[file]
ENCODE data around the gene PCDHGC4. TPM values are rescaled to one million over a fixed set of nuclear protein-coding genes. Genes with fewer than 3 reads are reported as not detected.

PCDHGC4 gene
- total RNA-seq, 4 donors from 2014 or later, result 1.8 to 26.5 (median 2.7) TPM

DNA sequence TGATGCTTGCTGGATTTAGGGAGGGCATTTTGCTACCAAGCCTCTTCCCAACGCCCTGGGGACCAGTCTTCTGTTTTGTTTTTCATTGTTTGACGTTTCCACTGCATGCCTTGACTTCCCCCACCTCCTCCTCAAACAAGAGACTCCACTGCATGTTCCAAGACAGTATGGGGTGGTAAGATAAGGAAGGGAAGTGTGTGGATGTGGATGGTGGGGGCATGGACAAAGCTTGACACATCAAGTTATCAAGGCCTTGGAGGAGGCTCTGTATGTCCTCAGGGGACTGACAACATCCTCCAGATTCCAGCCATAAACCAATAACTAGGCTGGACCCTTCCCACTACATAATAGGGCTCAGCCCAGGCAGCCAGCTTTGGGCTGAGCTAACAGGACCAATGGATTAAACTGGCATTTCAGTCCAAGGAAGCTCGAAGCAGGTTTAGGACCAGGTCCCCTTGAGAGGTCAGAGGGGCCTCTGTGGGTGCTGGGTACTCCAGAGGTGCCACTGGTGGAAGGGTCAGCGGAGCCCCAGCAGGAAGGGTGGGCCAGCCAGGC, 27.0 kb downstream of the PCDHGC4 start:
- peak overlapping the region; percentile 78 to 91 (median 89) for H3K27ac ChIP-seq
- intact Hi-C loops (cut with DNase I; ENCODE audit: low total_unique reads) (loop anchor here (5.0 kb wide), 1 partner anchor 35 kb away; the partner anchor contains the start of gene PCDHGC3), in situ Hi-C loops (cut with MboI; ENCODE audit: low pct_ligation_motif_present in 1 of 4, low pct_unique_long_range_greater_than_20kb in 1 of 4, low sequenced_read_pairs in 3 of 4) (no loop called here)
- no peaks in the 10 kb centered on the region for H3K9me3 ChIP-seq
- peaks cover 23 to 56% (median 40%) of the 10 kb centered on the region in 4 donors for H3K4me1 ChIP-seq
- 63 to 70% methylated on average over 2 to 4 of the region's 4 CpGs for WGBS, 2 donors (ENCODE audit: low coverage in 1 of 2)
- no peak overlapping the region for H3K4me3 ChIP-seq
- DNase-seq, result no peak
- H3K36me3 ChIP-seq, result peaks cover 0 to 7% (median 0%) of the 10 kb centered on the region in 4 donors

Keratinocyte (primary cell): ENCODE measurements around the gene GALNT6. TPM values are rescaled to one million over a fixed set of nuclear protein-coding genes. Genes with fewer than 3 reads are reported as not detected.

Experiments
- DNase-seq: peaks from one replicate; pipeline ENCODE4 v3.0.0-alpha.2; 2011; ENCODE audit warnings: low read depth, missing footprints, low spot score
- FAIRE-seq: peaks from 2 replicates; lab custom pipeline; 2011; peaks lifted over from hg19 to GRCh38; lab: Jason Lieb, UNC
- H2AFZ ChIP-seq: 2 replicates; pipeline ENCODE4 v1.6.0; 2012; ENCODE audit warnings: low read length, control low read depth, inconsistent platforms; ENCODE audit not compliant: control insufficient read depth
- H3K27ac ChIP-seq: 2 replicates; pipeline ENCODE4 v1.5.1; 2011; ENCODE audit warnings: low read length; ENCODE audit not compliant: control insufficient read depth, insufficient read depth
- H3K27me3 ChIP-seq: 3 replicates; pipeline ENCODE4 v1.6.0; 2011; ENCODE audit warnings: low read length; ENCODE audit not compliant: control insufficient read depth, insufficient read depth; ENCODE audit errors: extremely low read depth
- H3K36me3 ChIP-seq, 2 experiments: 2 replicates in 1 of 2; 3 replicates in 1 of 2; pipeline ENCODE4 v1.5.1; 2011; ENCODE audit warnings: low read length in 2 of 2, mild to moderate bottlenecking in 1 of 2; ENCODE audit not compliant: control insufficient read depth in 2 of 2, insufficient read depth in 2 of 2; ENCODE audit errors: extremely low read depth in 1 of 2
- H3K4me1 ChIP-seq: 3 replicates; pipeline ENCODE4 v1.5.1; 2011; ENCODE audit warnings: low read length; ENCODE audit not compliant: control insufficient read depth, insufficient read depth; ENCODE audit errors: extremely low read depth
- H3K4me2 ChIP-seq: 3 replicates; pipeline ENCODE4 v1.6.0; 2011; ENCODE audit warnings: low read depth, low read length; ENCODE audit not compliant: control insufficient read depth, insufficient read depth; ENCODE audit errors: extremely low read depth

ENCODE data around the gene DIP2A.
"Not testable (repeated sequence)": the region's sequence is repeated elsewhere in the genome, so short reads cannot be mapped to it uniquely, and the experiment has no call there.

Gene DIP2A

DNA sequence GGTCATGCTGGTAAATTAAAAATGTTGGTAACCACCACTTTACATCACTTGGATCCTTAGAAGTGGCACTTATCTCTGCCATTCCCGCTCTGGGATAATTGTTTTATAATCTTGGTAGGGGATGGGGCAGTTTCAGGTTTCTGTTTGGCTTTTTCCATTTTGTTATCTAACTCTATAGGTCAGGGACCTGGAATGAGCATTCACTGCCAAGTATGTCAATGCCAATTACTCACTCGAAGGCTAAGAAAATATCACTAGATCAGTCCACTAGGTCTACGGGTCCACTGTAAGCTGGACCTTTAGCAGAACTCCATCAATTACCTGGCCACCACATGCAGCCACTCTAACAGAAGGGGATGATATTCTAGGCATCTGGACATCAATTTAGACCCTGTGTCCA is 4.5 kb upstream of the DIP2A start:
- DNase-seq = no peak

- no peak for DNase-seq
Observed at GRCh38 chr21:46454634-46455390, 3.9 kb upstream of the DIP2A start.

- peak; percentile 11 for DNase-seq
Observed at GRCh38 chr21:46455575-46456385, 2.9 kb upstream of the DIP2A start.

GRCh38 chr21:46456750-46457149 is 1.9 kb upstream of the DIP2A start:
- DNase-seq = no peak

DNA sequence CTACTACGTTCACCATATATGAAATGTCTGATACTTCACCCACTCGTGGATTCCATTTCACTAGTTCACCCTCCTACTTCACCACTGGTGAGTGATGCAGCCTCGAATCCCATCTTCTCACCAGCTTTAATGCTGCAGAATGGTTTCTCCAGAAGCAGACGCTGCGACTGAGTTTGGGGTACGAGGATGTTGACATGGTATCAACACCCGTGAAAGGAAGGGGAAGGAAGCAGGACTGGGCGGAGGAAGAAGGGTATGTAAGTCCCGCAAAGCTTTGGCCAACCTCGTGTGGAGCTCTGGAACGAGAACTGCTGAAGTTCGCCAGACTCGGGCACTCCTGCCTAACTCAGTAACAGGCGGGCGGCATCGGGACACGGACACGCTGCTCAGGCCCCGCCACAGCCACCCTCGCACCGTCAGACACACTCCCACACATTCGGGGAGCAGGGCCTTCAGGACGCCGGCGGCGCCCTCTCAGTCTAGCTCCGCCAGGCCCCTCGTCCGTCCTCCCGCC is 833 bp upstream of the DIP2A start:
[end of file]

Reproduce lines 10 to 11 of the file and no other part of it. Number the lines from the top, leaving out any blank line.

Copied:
- no peak overlapping the region for H3K4me3 ChIP-seq
- DNase-seq, result no peak